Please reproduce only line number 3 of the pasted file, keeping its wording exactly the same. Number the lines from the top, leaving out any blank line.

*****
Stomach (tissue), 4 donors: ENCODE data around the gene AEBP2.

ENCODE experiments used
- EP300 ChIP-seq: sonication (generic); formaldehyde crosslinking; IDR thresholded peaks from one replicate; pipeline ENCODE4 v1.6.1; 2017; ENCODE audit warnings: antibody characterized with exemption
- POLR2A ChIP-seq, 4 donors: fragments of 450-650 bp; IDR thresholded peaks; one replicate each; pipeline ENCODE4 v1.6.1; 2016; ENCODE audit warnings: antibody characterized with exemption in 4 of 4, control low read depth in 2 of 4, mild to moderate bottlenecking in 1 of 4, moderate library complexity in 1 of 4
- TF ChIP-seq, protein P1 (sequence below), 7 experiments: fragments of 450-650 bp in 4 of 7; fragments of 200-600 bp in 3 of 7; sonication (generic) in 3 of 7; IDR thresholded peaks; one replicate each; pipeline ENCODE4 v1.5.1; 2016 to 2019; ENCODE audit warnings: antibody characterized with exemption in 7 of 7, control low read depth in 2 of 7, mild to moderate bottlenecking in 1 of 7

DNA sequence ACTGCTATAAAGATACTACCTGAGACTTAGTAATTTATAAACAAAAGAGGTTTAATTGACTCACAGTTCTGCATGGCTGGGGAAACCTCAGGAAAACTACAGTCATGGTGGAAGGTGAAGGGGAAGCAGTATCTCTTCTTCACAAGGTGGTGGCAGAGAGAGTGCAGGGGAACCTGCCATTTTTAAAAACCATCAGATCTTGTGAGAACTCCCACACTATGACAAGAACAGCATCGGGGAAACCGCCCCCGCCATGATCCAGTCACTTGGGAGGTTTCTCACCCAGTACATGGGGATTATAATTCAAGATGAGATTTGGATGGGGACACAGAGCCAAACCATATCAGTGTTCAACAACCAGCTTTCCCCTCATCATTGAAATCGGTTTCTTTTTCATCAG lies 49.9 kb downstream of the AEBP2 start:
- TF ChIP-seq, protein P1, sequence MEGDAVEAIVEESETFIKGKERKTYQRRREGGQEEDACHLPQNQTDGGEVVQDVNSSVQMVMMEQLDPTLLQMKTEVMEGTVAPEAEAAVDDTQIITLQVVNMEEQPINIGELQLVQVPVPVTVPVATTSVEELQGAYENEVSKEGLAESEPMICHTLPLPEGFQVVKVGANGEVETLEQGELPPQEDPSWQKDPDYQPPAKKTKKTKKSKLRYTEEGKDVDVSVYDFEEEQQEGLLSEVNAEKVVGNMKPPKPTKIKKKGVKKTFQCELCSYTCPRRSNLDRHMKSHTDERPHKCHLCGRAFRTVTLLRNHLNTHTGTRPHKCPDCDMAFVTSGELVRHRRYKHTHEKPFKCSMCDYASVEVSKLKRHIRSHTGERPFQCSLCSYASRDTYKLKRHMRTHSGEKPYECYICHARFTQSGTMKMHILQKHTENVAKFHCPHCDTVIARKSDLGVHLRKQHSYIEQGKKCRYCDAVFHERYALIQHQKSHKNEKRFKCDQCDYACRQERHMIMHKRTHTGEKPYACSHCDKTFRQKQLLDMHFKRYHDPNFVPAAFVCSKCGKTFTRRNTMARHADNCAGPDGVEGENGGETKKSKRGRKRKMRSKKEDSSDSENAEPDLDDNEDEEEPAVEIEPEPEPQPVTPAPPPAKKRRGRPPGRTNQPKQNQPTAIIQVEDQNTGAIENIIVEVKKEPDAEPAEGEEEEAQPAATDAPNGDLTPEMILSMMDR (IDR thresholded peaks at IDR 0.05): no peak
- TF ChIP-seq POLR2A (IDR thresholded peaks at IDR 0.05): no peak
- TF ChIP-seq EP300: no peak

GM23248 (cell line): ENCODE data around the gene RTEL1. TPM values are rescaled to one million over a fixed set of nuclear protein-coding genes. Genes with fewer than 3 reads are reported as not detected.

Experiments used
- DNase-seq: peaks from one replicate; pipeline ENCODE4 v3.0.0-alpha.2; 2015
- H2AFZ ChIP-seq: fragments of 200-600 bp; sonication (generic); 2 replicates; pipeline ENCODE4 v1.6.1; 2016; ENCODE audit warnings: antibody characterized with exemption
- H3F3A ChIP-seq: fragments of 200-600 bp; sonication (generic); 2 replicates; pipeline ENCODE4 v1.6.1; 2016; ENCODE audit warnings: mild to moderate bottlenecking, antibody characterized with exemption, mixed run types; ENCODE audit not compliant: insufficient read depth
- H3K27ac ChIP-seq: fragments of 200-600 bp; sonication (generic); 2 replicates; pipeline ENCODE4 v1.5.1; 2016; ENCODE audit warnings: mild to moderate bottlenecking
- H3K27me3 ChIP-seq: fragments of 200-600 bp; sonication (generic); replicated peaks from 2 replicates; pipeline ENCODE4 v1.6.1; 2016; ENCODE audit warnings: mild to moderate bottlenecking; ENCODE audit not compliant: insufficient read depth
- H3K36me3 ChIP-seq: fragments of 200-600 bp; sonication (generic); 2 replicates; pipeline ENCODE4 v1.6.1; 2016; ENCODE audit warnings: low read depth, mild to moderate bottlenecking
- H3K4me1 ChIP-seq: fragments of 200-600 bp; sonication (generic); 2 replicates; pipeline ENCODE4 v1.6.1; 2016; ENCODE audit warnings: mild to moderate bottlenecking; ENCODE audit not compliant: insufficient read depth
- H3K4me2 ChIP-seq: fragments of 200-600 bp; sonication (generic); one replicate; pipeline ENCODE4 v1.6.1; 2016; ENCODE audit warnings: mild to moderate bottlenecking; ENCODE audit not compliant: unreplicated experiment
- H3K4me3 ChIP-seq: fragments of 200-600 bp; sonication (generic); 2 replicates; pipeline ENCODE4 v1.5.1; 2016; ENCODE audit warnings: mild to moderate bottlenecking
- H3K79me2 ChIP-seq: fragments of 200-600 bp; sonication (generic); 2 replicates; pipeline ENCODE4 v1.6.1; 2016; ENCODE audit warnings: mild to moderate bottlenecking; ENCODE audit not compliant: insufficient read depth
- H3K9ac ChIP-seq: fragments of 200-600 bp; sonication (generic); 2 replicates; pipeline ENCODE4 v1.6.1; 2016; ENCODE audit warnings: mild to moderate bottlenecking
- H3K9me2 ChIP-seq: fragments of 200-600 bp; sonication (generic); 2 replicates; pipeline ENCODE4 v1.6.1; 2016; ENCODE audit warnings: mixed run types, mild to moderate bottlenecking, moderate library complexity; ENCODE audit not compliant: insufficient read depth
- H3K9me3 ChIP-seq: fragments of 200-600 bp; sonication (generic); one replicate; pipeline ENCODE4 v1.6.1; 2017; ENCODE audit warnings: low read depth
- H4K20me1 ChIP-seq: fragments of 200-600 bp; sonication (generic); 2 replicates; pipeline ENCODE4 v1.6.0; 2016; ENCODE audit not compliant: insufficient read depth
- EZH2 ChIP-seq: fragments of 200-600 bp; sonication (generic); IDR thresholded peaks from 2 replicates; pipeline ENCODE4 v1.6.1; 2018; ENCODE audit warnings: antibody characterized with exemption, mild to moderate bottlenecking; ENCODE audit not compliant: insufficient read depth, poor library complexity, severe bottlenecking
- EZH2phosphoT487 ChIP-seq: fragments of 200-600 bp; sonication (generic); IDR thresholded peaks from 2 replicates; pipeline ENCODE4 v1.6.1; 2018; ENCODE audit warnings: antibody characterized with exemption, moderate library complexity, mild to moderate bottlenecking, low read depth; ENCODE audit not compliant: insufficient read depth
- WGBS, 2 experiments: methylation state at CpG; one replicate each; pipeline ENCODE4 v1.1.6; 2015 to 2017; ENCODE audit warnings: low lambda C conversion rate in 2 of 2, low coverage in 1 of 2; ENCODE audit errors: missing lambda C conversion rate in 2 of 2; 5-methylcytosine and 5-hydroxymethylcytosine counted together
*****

- EP300 ChIP-seq: sonication (generic); formaldehyde crosslinking; IDR thresholded peaks from one replicate; pipeline ENCODE4 v1.6.1; 2017; ENCODE audit warnings: antibody characterized with exemption